Travis Fedun and Emily McConnell examine the crime scene body of Billie Charley.

Travis Fedun and Emily McConnell examine the crime scene body of Billie Charley.

Vermilion Forks students investigate crime scenes

Murder and mayhem have been foremost in the minds of some of the students at Vermilion Forks School as of late. They have been studying the fine details of forensic science through a fun team project. Teachers Shar Anderson and Georgina Tarswell started off this section of the Grade 7 Science Studies with the basic steps of forensics and from there the kids have been able to come up with some interesting stories of criminal intrigue.

Murder and mayhem have been foremost in the minds of some of the students at Vermilion Forks School as of late. They have been studying the fine details of forensic science through a fun team project.  Teachers Shar Anderson and Georgina Tarswell started off this section of the Grade 7 Science Studies with the basic steps of forensics and from there the kids have been able to come up with some interesting stories of criminal intrigue.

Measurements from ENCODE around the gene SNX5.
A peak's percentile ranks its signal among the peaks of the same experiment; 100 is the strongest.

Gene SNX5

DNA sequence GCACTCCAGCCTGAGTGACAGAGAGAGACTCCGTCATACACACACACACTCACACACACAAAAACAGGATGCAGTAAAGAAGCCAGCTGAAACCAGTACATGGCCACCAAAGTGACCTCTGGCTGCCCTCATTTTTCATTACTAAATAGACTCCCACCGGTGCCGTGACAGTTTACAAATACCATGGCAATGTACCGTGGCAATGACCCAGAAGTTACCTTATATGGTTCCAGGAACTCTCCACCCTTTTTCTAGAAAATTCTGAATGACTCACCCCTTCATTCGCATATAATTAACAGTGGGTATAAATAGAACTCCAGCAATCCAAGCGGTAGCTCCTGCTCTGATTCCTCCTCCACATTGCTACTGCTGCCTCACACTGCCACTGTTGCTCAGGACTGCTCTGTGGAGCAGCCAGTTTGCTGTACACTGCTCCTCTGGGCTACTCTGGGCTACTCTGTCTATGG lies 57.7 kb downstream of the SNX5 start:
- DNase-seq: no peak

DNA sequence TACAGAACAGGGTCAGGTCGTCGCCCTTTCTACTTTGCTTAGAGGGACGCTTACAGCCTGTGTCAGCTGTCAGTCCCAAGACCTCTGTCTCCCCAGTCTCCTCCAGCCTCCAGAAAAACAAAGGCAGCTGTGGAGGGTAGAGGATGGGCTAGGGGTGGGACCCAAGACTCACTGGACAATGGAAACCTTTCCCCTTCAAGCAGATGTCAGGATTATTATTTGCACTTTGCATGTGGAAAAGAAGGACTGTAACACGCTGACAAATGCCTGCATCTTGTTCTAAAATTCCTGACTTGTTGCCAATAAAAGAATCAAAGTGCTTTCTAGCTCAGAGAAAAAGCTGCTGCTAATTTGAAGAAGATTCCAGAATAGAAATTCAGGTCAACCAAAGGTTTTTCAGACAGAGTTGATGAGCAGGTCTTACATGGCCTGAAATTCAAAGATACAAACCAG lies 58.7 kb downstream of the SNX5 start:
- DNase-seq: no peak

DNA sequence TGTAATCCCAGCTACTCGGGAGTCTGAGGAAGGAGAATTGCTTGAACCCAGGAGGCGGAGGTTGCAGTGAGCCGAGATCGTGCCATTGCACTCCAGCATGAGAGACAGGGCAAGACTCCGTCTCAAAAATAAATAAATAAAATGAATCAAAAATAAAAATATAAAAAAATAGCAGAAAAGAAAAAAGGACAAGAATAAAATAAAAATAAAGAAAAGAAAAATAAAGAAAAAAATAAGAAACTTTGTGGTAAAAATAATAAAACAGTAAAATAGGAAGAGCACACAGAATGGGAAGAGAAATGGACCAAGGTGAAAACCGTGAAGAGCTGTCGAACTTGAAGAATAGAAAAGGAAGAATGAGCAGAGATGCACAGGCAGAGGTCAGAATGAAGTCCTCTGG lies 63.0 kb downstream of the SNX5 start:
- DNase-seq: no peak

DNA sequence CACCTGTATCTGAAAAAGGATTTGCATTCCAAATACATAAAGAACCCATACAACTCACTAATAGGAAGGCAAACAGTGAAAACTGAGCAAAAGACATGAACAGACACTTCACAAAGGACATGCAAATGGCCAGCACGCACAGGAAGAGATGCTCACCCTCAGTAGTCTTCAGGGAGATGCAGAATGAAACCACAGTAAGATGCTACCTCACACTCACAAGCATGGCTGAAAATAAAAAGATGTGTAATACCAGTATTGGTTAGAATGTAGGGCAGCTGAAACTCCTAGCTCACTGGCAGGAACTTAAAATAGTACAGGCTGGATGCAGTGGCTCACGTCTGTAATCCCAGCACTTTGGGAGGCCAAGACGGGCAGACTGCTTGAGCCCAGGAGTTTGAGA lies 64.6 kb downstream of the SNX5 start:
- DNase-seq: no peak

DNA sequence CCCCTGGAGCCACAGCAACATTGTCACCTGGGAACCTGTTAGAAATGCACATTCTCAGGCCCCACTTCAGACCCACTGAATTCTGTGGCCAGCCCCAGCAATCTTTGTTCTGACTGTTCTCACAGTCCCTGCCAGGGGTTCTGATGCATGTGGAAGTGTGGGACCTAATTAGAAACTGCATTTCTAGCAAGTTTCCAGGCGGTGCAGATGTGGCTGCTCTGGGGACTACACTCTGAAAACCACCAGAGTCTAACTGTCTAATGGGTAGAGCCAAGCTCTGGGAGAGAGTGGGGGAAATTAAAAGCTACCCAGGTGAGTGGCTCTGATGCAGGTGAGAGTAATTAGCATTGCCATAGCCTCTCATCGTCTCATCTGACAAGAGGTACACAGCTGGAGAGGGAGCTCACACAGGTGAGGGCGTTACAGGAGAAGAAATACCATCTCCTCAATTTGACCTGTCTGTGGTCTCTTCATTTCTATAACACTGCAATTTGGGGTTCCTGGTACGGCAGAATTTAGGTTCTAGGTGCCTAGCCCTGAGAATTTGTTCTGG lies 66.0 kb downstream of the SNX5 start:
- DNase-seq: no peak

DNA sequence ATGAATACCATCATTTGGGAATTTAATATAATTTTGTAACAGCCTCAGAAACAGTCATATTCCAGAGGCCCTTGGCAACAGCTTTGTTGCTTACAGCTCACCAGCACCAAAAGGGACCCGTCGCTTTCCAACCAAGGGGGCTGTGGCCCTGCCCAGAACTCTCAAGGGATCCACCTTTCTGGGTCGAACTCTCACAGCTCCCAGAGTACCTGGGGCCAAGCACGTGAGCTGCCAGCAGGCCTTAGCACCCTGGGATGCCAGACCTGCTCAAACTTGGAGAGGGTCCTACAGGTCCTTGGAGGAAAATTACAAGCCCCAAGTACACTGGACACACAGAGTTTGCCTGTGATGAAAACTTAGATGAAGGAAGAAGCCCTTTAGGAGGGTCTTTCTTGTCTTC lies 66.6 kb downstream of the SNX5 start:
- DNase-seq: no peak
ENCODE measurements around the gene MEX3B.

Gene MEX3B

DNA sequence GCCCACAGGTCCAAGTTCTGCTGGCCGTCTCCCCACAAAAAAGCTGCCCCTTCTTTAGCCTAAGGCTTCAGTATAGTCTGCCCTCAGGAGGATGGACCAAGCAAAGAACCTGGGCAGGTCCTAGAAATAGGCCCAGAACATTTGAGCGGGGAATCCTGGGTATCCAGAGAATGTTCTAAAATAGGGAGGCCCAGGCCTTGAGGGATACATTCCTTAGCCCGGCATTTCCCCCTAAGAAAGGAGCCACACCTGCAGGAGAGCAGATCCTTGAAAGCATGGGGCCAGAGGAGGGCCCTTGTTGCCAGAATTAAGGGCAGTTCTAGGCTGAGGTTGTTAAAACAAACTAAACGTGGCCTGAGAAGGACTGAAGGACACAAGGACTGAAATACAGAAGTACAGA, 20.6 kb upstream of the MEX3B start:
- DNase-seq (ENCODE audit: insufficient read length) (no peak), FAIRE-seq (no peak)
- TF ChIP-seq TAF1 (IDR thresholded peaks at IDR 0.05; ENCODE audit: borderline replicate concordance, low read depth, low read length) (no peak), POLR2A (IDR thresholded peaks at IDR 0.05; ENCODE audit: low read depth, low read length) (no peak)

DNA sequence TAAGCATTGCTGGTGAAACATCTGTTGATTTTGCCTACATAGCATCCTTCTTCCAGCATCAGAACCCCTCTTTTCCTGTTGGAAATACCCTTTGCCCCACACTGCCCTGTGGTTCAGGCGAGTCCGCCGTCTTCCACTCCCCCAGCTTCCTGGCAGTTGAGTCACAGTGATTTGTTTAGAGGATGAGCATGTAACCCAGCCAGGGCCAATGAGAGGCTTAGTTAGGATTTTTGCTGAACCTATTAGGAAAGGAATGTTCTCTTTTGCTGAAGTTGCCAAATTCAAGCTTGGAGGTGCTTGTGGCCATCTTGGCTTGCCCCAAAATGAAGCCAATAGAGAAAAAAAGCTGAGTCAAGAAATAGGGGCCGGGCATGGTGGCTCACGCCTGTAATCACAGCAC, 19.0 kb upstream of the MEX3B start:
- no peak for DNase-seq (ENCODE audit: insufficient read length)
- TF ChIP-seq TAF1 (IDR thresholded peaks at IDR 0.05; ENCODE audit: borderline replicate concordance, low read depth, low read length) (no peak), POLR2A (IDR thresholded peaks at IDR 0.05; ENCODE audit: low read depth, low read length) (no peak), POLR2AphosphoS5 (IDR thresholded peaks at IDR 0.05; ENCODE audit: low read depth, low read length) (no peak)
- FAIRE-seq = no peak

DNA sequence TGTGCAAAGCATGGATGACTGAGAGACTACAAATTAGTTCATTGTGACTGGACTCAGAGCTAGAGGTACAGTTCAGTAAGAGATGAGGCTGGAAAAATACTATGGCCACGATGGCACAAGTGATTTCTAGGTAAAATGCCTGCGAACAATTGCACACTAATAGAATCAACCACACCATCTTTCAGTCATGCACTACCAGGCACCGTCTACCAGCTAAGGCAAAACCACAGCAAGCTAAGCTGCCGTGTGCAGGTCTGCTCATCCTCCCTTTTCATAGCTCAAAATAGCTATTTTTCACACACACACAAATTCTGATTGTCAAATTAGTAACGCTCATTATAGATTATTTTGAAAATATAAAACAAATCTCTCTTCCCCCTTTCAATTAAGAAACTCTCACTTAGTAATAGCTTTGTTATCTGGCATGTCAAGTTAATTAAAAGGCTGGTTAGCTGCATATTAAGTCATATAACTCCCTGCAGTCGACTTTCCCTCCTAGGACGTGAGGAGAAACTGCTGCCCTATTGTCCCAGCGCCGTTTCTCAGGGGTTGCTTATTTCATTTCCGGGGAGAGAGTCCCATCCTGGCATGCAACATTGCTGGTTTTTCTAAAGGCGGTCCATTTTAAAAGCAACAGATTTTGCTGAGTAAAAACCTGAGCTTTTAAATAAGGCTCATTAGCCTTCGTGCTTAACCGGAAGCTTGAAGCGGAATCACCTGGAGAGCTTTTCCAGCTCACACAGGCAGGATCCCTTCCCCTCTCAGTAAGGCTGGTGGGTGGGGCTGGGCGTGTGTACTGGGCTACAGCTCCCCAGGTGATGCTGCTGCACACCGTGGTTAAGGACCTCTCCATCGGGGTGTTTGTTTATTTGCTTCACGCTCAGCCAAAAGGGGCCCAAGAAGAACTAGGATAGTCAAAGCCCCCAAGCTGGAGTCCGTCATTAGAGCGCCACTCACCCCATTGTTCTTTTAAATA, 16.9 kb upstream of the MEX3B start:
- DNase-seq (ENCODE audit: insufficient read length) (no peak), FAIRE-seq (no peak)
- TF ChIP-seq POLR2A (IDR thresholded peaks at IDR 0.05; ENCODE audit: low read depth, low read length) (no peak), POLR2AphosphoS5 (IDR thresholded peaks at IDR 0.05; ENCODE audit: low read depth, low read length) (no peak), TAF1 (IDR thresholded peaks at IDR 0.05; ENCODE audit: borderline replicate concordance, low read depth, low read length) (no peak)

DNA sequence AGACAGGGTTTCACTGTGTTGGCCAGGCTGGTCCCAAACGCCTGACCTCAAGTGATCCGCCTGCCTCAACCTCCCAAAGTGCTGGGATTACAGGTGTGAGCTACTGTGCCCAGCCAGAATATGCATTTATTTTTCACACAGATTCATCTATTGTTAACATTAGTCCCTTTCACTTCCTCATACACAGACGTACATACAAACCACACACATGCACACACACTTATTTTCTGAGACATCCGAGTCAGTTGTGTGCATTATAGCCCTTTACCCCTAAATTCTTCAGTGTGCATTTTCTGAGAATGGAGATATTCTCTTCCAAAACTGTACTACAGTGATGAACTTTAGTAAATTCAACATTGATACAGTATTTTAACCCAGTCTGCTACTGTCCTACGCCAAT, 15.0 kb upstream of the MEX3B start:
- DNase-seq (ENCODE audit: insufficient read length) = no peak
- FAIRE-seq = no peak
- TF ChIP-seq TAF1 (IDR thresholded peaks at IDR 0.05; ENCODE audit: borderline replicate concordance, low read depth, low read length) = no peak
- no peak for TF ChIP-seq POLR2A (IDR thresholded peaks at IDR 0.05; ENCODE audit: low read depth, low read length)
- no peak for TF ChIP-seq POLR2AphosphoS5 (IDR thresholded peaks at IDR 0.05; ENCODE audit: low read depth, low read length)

The students first learned the “how-tos” of forensic science; how to lift fingerprints, collect hair samples, analyze hand writing, identify footprints and, in general, gather evidence.   They they have to learn how to connect the dots, so that the evidence talks to them.  “The kids have to figure out the crime scene story based solely on the evidence they collect,” said Tarswell.

How do they do this?  All the Grade 7s were split up into teams.  Two days a week for several weeks, the teams are either setting up a mock crime scene for the other teams to investigate or amongst the investigators.  Either way the students have been enjoying the interactive lessons.

The teams split up into specialized areas of expertise.  They practised their interview skills on the mock witnesses, measured and compared footprints to the shoes of the suspects, examined fingerprints against suspects, collected hair samples and thoroughly scoured the crime scene for evidence.  At the end of the investigation, each team had to reveal who the murder was.

“The investigation period is crucial,” stated Tarswell.  “If they miss evidence, they can’t decipher the story.”  With 10 teams and 50 kids, the crime scene stories have been varied.  “I have been really impressed with your stories,” stated Anderson.  “Most of you have put a lot of thought into creating a good solid crime scene story with some interesting twists.”

Anderson and Tarswell both like the fact that the students are now putting their classroom time spent on the topic in a possible real life scenario.  “I also like the fact that they are totally dependent on one another in their team,” said Anderson.  “The whole investigation has to be a co-operative effort.”